But like all episodes of the Twilight Zone, there is one last bitter bite to everything present. As much as you would logically want it to, compared to other platforming games released on the Cell Phone that have buttons perform intelligent context sensitive double duty, the 2 key does not actually cause Mega Man to climb a ladder. The only way to do that is to press up on the directional pad (thus jumping to a ladder requires a finger on both the number keys and d-pad). Even if Crash-Man is largely regarded to be pathetic, this makes the first two screens of his stage far more potent that they ever were before (as well as some parts of Wily's castle). Oh yes, and the legendary Metal Blade now only goes in four directions making it worthless at protecting you while ladder climbing and platform riding in Crash-Man's aforementioned stage. In this bizarre Cell Phone realm the worthless Crash-Man finally gets the last laugh, or at least until he instantly dies when you shoot him with Air-Man's weapon (some things never change).

And now for me to close out by pouring some salt on the open wound I've already ripped this pathetic port. Although it doesn't matter much since your don't normally need to change weapons very often, the button to bring up the weapon select screen only seems to work when it feels like it. Next, when you go to Wily's Castle you don't get an image map, just a text list of levels (especially odd since the boss selection screen is still around for the first part of the game). Furthermore, while all the songs are present, whoever made the recordings for this game screwed up and instead of having them loop correctly, the recordings have the fade out effect at the end (and then the song loops, resulting in a very jarring effect).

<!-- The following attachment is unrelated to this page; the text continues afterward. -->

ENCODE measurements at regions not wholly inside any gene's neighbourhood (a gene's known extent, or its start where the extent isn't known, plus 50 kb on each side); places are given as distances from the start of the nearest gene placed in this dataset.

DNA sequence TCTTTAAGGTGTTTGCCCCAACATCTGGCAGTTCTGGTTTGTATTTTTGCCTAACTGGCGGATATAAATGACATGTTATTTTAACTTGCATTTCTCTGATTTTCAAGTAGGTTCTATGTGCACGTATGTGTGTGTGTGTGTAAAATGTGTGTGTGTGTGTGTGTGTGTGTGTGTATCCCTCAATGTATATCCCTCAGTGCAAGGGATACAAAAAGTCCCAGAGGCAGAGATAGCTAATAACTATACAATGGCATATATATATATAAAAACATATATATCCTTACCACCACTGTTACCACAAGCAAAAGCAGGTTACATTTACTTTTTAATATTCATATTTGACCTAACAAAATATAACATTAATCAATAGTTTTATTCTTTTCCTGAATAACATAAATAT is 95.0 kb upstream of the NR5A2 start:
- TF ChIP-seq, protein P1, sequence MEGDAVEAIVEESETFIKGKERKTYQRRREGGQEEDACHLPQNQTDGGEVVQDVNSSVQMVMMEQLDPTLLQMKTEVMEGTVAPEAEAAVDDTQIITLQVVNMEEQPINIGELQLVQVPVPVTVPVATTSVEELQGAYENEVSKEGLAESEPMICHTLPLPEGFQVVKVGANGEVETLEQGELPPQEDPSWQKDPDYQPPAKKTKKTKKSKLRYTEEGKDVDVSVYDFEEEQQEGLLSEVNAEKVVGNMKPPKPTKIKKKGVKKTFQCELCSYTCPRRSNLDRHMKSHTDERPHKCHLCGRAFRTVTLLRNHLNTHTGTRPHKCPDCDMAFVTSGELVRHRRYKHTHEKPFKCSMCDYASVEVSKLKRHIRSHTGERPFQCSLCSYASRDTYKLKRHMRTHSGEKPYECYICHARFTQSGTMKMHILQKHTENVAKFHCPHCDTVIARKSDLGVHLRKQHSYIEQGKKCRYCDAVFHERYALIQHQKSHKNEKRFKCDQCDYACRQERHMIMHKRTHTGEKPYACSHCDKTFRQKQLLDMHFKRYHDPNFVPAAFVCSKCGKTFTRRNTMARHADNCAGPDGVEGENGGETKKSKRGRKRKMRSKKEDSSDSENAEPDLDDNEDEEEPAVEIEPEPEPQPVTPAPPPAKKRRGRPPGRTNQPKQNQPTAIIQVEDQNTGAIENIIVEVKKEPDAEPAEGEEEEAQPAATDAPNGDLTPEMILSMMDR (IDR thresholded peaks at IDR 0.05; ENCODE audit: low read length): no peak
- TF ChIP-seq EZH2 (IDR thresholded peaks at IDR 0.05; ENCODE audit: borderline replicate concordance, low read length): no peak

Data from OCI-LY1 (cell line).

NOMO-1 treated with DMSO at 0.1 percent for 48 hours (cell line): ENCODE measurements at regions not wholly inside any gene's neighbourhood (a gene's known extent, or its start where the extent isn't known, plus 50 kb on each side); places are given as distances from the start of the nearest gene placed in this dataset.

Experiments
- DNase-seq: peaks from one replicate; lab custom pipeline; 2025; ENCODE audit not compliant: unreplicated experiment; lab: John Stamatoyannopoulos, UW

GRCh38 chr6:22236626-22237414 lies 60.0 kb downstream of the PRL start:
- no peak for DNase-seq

Lastly, in my list of things to pour salt because of, this game first gives you a splash image when you boot it up, just before going to the intro sequence, that lets you know this game is celebrating Mega Man's 20th birthday. I guess Phil Ken Sebben must be leading up Capcom these days because as far as Birthday Gifts go, this is about as respectful as the time he wrongly sent Harvey Birdman to jail for 5 years (when he was 35) as a gag for the 40th birthday party he sprung on him at the end of it all Dante, if this is how Capcom celebrates birthdays, then I hate to tell you this but when you turn 20 the Devil Won't Be Crying (he'll be laughing hysterically at you as you sob in tears as they run you through a wringer far worse than DMC-2).

At this point this review is already far too long, and yet I've only covered half of what's wrong with this game. In all honesty, I'd rather be playing Ratchet & Clank: Going Mobile over this.

I have no choice but to give this sin against nature 1 No Longer 8-Directional Metal Blade out of 5.


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Image credits: Capcom Mobile